- Goil reacts to claims that it was the worst oil marketing company for 2018
- This follows a report from the Auditor General’s department.
- The company said contrary to the report, it has fulfilled all its tax obligations to the state.
- Goil said it is in talks with the GRA and the Auditor-General’s office for them to correct the error.
Goil Ghana reacts to claims that it was the worst oil marketing company for 2018 after refusing to pay taxes
GOIL Company Limited has reacted to claims that the company failed to pay to the State, taxes and levies on petroleum products it lifted between 2013 and 2018.
According to the company, it has fulfilled all its tax obligations to the state and described the claims as “unfounded” on the basis that it was premised on erroneous information by the Ghana Revenue Authority (GRA).
The oil company made the revelation in a statement it issued.
Recently, a report from Ghana’s Auditor General named Goil Ghana as the worst Oil Marketing Company in the country.
The report noted that GOIL defaulted in the payment of excise duties, taxes and levies amounting to 27,688,978.98 cedis and MGO liftings amounting to 497,490 cedis.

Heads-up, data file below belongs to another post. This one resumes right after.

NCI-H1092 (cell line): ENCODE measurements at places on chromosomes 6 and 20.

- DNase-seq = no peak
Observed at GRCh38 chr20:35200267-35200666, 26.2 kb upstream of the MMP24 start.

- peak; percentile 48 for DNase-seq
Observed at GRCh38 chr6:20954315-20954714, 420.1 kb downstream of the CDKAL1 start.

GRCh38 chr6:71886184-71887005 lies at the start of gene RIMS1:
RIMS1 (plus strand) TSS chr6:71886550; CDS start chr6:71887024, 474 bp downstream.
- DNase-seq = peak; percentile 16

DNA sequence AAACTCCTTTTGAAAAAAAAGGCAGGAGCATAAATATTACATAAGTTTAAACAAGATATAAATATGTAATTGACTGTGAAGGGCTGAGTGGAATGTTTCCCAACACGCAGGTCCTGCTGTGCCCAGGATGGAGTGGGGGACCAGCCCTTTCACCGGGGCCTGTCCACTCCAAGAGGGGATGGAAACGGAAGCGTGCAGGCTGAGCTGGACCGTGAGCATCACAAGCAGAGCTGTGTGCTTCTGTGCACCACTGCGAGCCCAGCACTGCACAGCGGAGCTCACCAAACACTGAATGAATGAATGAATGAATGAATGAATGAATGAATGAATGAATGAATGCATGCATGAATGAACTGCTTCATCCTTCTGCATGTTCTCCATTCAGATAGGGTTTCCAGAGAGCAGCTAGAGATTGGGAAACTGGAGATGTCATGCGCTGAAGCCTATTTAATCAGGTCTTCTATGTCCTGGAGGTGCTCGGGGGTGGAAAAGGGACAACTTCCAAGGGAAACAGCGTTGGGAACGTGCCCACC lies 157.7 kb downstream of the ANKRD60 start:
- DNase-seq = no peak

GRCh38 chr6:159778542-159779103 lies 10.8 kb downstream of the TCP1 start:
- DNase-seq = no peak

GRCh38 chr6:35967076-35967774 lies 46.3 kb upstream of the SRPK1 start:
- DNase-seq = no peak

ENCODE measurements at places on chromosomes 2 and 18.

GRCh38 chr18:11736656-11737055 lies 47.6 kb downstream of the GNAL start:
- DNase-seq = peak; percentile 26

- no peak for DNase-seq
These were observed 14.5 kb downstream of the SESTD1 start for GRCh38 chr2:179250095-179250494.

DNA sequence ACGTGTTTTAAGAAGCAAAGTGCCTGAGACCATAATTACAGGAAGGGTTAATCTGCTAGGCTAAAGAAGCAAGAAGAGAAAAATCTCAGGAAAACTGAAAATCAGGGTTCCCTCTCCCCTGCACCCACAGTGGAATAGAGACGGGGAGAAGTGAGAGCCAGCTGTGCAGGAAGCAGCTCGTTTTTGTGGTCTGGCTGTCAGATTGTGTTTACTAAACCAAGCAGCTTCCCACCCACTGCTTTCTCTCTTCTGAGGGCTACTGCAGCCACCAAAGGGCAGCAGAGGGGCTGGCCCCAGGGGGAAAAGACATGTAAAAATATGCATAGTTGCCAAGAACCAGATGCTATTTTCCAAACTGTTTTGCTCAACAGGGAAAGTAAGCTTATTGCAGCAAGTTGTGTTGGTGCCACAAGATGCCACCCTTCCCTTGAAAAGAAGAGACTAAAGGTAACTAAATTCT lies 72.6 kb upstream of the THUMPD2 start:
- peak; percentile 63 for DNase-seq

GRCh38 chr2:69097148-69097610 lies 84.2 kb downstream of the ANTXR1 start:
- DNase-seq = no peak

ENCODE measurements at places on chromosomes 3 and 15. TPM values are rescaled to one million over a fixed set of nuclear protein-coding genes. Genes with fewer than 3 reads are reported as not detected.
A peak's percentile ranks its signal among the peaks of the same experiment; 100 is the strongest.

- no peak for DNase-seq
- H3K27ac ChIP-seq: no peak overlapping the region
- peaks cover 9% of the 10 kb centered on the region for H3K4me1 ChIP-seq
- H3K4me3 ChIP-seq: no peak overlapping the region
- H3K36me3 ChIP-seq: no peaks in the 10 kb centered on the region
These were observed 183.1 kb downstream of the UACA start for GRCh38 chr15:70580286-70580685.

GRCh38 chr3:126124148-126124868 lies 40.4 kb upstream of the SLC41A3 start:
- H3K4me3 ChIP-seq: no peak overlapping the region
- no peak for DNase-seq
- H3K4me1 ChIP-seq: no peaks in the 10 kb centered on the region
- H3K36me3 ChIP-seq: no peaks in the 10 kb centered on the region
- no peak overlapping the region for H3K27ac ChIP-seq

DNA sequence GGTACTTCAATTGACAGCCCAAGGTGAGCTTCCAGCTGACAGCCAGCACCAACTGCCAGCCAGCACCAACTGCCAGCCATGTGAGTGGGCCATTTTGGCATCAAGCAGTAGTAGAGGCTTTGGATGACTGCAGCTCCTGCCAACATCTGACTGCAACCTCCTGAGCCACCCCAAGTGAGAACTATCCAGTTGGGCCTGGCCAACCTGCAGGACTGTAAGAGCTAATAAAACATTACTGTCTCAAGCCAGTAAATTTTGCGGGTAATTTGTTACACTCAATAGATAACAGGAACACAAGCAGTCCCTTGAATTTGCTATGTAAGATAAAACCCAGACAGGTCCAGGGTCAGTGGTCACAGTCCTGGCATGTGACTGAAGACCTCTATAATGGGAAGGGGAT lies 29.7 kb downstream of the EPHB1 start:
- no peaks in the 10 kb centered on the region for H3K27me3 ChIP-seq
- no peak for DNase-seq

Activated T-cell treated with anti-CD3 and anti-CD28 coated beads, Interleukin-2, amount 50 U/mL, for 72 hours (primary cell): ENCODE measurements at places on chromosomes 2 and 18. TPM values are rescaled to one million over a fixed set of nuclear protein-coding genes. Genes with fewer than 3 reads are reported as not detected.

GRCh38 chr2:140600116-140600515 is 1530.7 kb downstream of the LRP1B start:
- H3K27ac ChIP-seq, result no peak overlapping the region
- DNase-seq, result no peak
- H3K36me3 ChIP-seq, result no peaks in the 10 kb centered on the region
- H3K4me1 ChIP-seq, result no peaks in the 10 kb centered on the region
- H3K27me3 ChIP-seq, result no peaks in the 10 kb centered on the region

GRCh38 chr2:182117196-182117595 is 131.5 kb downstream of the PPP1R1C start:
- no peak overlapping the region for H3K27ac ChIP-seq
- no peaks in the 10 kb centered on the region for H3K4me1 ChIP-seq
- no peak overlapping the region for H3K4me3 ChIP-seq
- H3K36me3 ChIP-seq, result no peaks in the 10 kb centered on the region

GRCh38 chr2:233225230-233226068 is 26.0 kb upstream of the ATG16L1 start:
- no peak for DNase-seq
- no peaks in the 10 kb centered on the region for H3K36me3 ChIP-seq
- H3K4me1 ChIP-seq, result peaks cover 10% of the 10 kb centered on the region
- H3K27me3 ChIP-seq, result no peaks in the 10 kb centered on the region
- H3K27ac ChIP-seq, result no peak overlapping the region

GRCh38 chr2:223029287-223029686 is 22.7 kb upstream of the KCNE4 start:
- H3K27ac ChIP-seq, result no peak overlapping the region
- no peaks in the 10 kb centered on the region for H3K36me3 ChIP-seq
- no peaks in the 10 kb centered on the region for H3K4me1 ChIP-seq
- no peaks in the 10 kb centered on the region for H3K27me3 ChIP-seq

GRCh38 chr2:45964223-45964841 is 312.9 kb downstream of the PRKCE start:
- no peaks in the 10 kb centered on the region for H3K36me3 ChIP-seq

But the management of GOIL insisted that it does “not owe the GRA” contrary to what has been published in the 2018 Auditor General’s report.
It explained the declarations listed by the GRA, which was captured in the GCNet system, were based on errors which operators of the system promised to expunge when their attention was drawn to the issue.
It said, “In August 2018 it received a letter from the Commissioner of Customs Divisions in connection with the recovery of taxes and levies for petroleum lifting for the period January 2013 to December 2017 amounting to 19,921,401,62 cedis,” adding that, “GOIL promptly responded by communicating to the GRA using our analyzed schedule to point out that all taxes and levies had been paid for the period in question.”
The company said it specifically pointed out that the declarations listed by the GRA in their letter had errors in them which could not be corrected via the GCNet system, and that new declarations had to be made to replace them.
The way forward
“Subsequent to GOIL submitting new declaration it was realized that the old declaration was still on the GCNet system which obviously created a duplication of GOIL’s declarations on the GCNet,” the company explained.
GOIL further noted that it was “reliably informed” by the GCNet that the erroneous declarations would be expunged from the records after a month from the date of declaration.
GOIL said it has in the meantime communicated to the GRA and the Auditor-General’s office for them to correct the error “to reflect our current tax position, and in particular, clarify any misconceptions raised as a result of the publication of the Auditor-General’s report.”
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